As a general rule of thumb, if you want to grow your business over the long haul, CAC needs to be less than what the customer is paying for your product or service.
For example, if you spent $1,000 on Facebook ads and got 250 customers, your CAC would be $4. (To learn more about how to calculate CAC and how it applies to PPC ad campaigns, head here.)
When you calculate acquisition costs based on each marketing channel (i.e., Google ads, email marketing, etc), you can better understand what’s converting well and prioritize accordingly.
Depending on your business model, you’ll want to keep an eye on either MRR or ARR. You can calculate this number by multiplying your monthly (or annual) revenue per customer, by the total number of paying customers.
For example, if you have 100 customers at $50/per month, then your MRR would be $5,000. (You can also look at new MRR and other segments of MRR – learn more about that here.)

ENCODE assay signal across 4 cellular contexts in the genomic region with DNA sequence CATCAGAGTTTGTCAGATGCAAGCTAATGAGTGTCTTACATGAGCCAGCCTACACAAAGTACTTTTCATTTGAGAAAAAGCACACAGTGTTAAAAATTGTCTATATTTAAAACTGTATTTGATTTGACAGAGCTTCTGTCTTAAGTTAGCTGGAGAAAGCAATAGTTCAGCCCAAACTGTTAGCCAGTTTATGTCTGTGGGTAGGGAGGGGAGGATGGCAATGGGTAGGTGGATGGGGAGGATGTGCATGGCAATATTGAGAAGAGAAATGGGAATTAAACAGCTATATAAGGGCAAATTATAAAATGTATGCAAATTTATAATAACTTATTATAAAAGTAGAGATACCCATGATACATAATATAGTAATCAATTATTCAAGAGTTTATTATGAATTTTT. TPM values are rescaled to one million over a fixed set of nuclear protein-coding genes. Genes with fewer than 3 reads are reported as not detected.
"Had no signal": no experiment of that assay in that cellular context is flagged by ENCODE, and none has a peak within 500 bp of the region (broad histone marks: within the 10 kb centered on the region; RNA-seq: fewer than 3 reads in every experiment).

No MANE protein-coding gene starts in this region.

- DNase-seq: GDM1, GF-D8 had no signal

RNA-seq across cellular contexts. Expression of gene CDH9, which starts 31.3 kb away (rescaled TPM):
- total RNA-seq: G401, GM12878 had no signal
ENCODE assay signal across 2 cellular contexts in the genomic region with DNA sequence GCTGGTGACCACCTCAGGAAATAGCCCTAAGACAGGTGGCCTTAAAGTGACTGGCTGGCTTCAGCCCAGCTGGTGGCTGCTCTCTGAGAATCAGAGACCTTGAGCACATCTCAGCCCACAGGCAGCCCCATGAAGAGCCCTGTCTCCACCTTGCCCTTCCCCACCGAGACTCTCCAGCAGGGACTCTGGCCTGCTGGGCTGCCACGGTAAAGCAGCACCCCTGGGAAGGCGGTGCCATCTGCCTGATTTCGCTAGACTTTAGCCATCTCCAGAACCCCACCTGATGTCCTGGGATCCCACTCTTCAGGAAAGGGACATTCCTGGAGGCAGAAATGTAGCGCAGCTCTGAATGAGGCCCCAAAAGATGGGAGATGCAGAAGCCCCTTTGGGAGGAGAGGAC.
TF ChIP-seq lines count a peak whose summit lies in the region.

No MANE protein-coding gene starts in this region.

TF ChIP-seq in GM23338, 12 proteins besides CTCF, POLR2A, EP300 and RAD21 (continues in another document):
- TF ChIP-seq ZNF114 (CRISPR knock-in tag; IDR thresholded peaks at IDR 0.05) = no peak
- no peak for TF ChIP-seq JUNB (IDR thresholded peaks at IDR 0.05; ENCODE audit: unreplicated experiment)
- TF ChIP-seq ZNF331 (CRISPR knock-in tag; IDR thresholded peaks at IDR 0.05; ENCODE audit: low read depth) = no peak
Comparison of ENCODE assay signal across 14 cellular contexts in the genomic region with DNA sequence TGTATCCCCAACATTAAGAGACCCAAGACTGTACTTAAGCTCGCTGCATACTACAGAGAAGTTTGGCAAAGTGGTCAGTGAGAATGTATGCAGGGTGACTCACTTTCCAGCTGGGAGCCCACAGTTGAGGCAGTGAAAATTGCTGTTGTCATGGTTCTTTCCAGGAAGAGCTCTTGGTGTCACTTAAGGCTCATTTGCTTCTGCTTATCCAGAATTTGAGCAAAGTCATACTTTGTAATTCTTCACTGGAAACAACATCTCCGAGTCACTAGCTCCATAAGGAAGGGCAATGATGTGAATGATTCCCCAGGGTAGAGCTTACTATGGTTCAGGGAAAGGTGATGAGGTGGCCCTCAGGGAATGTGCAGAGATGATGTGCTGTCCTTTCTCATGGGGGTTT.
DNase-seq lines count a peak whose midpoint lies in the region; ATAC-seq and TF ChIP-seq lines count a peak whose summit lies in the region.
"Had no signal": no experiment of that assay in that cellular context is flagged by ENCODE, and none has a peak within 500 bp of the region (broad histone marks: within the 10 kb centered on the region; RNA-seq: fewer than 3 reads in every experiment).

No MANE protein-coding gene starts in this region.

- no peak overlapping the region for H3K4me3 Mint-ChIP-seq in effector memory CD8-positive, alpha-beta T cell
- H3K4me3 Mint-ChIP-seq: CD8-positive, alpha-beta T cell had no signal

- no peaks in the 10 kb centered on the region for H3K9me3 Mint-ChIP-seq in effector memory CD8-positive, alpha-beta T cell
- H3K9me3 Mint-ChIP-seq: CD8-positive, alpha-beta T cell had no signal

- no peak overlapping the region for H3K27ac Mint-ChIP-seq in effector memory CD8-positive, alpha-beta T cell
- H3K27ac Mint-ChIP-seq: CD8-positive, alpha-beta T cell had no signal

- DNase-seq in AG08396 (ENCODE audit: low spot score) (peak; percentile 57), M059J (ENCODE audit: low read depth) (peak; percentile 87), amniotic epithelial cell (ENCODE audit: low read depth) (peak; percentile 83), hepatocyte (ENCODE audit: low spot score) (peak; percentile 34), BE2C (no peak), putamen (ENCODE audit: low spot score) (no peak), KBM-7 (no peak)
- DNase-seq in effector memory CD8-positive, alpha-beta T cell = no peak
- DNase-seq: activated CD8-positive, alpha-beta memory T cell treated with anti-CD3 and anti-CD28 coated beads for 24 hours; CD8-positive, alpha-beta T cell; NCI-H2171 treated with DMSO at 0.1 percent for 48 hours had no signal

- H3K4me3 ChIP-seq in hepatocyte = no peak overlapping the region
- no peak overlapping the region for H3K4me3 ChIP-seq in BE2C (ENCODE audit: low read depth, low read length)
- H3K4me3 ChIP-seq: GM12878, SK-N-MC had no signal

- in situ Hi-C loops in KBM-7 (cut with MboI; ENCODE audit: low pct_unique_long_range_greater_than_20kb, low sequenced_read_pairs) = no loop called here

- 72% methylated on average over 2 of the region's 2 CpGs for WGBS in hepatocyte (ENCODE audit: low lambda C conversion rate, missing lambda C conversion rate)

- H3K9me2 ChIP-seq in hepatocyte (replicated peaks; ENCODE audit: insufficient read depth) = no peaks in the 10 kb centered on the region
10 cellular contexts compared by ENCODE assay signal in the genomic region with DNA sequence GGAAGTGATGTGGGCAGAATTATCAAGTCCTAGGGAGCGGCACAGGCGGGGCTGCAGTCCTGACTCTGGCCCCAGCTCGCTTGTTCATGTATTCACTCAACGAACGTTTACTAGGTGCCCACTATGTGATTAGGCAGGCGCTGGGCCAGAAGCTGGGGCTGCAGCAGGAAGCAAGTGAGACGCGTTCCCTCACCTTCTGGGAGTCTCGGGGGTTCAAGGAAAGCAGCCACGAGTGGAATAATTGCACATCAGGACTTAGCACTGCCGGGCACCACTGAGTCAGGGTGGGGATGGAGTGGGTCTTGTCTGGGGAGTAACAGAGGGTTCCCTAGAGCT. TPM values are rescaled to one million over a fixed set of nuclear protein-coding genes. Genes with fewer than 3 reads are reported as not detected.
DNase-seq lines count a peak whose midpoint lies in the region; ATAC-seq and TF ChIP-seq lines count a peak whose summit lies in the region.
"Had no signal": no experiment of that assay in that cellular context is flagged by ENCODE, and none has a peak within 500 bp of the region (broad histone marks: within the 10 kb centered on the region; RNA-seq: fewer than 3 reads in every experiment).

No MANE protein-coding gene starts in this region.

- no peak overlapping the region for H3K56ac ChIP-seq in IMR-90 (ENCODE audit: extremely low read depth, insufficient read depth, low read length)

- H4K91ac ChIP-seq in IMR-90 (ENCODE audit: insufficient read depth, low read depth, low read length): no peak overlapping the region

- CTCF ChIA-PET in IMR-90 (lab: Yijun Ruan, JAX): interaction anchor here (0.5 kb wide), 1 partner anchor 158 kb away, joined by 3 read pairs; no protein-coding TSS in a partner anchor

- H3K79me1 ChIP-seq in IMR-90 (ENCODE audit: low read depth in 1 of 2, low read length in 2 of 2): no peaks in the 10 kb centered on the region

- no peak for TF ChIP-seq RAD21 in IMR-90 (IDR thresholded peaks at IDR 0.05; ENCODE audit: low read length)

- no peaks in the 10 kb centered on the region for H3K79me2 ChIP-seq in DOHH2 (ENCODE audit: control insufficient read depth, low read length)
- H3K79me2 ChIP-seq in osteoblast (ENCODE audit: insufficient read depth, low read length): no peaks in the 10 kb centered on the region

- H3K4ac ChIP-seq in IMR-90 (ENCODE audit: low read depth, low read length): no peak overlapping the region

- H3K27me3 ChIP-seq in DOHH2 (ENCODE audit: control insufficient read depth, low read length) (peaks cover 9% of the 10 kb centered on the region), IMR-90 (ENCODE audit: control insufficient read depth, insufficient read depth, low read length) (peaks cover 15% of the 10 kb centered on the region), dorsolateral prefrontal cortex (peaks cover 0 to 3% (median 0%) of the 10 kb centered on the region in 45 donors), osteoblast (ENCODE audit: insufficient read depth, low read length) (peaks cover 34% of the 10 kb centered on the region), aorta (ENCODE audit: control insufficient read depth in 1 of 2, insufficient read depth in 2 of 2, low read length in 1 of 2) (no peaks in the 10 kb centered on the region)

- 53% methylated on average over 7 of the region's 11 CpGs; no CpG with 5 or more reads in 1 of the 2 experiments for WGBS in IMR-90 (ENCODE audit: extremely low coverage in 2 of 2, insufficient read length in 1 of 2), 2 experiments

Just like with CAC, you should segment MRR based on your different pricing plans and acquisition channels to get a more holistic view. By combining CAC and MRR data, you’ll learn a lot about what is and isn’t working.
For example, it costs $20 to acquire a new customer from Google Ads (formerly Adwords). All of them join your highest monthly plan at $500/per month, and they stick around for an average of 24 months. On Facebook Ads, it only costs you $5 to acquire a new customer, but almost all of them join your lowest plan at $20/per month. They only stick around for two months.
If you are going strictly based on acquisition costs, you might be tempted to throw all of your money into Facebook, which would quickly turn into a giant money pit due to high support costs and churn. However, a smarter decision would be to sink more of our budget into Google to attract customers that will likely pay more and stick around for longer. This is why tracking where your customers are coming from and their CLTV (and tracking both of these things by lead cohorts) is so important — something a good subscription billing tool should be able to help with. (For more on how to do that and incorporate it into your marketing strategy, head here.)